TYPE OF FACILITY
Center, Early Head Start, Head Start, Large Family Child Care Home, Small Family Child Care Home
RELATED STANDARDS
4.8.0.6 Maintaining Safe Food Temperatures
4.9.0.3 Precautions for a Safe Food Supply
Appendix V: Food Storage Chart
REFERENCES
  1. Benjamin, S. E., ed. 2007. Making food healthy and safe for children: How to meet the national health and safety performance standards – Guidelines for out of home child care programs. 2nd ed. Chapel Hill, NC: National Training Institute for Child Care Health Consultants. http://nti.unc.edu/course_files/curriculum/nutrition/making_food_healthy_and_safe.pdf.
  2. Enders, J. B. 1994. Food, nutrition and the young child. New York: Merrill.
  3. U.S. Department of Agriculture (USDA). 2002. Making nutrition count for children - Nutrition guidance for child care homes. Washington, DC: USDA. http://www/gpo.gov/fdsys/pkg/ERIC-ED482991/pdf/ERIC-ED482991.pdf.

4.9.0.6: Storage of Foods Not Requiring Refrigeration


Foods not requiring refrigeration should be stored at least six inches above the floor in clean, dry, well-ventilated storerooms or other approved areas (1,2). Food products should be stored in such a way (such as in nonporous containers off the floor) as to prevent insects and rodents from entering the products.
RATIONALE
Storage of food off the floor in a safe and sanitary manner helps prevent food contamination from cleaning chemicals or spills of other foods and keeps insects and rodents from entering the products.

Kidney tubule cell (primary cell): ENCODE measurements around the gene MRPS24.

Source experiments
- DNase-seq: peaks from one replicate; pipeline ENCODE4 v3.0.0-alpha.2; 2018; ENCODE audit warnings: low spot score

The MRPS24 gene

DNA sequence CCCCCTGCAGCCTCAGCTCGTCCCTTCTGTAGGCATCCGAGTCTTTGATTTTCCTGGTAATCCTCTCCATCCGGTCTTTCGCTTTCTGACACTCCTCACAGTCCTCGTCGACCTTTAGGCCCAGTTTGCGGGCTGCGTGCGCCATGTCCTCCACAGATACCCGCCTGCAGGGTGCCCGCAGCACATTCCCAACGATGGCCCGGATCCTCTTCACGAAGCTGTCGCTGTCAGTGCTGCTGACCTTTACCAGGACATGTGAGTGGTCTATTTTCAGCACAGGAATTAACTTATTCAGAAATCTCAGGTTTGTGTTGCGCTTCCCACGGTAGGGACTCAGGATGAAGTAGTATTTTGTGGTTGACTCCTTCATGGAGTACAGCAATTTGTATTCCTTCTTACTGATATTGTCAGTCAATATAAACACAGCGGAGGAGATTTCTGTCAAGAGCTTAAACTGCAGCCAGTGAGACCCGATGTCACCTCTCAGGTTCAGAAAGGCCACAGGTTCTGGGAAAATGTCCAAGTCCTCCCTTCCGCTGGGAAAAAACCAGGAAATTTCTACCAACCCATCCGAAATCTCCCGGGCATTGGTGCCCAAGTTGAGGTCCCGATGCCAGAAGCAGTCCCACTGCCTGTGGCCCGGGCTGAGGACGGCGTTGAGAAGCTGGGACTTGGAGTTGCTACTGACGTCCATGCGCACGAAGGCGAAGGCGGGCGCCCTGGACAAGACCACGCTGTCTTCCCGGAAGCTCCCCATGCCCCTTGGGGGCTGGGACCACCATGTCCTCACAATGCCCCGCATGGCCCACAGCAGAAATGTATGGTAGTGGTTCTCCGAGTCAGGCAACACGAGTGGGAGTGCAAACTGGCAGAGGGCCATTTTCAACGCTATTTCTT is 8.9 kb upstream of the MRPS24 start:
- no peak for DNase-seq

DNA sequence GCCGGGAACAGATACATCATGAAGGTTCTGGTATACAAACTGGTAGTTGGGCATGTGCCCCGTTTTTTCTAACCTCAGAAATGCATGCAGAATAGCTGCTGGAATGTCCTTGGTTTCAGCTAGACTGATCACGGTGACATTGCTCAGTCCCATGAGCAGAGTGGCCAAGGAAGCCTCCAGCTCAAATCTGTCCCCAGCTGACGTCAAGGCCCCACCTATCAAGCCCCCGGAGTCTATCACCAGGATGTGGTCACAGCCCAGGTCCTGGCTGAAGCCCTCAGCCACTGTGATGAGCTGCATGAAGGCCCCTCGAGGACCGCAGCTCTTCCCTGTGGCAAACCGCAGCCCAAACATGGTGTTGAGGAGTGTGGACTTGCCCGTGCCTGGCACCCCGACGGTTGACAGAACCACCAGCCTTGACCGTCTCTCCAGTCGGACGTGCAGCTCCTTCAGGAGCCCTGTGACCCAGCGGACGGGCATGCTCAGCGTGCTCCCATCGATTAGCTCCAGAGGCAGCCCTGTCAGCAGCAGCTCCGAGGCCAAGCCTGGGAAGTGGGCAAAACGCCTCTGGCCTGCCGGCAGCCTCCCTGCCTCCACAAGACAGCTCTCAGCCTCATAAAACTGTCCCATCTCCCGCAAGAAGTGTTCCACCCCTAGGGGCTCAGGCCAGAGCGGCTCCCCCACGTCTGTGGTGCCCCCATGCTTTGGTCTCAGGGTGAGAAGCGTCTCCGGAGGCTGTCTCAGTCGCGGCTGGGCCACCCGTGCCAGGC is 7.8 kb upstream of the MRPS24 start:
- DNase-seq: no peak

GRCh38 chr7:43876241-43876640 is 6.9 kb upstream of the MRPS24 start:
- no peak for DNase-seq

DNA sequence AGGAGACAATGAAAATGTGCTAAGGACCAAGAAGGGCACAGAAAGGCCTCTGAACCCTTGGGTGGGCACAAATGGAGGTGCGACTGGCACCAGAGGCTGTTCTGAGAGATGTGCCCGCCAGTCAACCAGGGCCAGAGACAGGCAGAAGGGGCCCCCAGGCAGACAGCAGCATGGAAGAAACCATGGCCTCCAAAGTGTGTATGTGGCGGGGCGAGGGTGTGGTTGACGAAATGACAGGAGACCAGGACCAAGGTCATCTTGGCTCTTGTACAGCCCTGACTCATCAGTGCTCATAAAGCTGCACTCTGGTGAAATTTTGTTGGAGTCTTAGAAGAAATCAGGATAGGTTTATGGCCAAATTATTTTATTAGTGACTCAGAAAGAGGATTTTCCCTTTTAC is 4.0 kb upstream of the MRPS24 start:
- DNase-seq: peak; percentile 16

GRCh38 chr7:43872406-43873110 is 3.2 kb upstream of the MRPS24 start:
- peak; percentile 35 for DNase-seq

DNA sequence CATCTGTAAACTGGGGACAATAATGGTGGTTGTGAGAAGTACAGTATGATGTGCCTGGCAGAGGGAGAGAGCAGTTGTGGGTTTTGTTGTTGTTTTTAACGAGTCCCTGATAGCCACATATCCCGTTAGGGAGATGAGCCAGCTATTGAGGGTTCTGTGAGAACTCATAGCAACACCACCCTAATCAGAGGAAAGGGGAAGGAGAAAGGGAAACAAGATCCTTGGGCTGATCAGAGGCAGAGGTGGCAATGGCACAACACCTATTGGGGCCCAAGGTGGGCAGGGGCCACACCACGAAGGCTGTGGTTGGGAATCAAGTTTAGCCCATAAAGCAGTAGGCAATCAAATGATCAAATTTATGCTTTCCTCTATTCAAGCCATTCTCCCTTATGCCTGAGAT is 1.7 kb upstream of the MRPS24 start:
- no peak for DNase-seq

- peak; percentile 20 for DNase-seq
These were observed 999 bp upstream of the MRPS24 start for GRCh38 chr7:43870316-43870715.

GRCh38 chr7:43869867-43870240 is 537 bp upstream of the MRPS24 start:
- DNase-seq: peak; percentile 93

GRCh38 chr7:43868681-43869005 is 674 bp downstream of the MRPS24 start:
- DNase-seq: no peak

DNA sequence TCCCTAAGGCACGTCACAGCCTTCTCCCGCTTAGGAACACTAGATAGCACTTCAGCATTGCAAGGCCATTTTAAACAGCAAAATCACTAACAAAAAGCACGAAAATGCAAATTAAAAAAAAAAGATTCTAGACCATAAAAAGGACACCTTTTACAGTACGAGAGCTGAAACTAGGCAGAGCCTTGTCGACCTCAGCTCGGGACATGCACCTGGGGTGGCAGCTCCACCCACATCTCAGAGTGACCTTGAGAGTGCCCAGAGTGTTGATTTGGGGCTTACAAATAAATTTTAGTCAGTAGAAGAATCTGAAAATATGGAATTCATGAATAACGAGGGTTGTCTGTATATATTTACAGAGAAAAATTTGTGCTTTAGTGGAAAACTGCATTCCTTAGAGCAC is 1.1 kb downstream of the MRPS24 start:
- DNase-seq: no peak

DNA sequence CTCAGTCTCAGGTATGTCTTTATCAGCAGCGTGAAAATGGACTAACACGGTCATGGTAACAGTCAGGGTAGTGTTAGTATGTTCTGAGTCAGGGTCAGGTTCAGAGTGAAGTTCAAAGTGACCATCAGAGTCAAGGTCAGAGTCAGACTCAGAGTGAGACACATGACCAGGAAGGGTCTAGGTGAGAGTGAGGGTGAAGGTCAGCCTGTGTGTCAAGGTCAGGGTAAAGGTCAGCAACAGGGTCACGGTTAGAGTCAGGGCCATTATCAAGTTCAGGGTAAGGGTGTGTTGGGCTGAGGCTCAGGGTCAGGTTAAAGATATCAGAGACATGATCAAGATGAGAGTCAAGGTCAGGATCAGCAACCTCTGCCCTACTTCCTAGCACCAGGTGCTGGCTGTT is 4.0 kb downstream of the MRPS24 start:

COMMENTS
Storing food six inches or higher above the floor enables easier cleaning of the floor under the food.
TYPE OF FACILITY
Center, Early Head Start, Head Start, Large Family Child Care Home, Small Family Child Care Home
RELATED STANDARDS
5.2.8.1 Integrated Pest Management
REFERENCES
  1. Food Marketing Institutes (FMI). 1996. Facts about food and floods: A consumer guide to food quality and safe handling after a flood or power outage. Washington, DC: FMI.
  2. U.S. Department of Health and Human Services, Public Health Service, Food and Drug Administration (FDA). 2009. 2009 Food code. College Park, MD: FDA. http://www.fda.gov/downloads/Food/FoodSafety/RetailFoodProtection/FoodCode/FoodCode2009/UCM189448.pdf.

4.9.0.7: Storage of Dry Bulk Foods


Dry, bulk foods that are not in their original, unopened containers should be stored off the floor in clean metal, glass, or food-grade plastic containers with tight-fitting covers. All bulk food containers should be labeled and dated, and placed out of children’s reach. Children should be permitted to handle household-size food containers during adult-supervised food preparation and cooking activities and when the container holds a single serving of food intended for that child’s consumption.